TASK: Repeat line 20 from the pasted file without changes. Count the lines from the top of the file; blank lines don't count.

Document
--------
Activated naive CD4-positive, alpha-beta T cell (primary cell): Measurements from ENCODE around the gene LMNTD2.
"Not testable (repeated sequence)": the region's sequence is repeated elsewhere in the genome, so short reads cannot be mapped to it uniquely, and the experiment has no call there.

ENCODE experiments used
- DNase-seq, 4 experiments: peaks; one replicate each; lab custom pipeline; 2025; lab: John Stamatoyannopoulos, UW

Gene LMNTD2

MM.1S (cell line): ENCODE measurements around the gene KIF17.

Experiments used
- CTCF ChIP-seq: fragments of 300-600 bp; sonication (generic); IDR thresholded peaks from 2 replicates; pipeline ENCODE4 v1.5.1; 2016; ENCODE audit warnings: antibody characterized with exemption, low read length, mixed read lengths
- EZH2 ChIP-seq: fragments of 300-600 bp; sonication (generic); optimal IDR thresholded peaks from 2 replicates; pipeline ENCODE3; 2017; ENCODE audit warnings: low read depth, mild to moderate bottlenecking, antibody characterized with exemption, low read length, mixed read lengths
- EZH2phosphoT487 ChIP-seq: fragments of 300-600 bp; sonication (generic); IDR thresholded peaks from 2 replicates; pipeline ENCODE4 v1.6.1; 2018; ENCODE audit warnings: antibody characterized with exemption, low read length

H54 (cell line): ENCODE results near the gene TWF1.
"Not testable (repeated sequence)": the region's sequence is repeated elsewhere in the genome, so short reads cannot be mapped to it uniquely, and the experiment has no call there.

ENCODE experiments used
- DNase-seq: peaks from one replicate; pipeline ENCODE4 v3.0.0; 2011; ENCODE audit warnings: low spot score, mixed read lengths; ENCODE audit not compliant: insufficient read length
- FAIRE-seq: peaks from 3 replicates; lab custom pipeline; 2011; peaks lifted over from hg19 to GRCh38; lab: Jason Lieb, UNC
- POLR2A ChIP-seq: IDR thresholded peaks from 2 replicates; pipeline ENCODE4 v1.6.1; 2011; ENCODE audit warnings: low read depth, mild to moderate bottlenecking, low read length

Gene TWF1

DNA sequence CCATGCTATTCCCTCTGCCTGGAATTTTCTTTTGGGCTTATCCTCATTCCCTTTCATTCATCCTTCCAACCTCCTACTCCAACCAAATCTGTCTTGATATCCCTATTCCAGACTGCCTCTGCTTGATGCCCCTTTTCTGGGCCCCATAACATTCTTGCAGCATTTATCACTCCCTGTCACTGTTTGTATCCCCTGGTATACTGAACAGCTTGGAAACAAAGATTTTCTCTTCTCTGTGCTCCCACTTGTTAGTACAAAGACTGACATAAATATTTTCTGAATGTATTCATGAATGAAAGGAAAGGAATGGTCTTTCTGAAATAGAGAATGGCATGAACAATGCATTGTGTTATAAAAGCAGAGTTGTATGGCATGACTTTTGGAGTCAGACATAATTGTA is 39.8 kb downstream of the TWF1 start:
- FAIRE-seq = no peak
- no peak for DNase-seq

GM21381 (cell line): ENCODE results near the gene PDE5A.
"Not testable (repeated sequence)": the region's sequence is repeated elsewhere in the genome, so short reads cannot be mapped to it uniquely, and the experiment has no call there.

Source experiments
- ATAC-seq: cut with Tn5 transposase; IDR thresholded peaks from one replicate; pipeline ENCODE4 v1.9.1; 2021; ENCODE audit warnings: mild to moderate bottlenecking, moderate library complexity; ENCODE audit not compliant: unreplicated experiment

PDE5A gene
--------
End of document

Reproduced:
- no peak for DNase-seq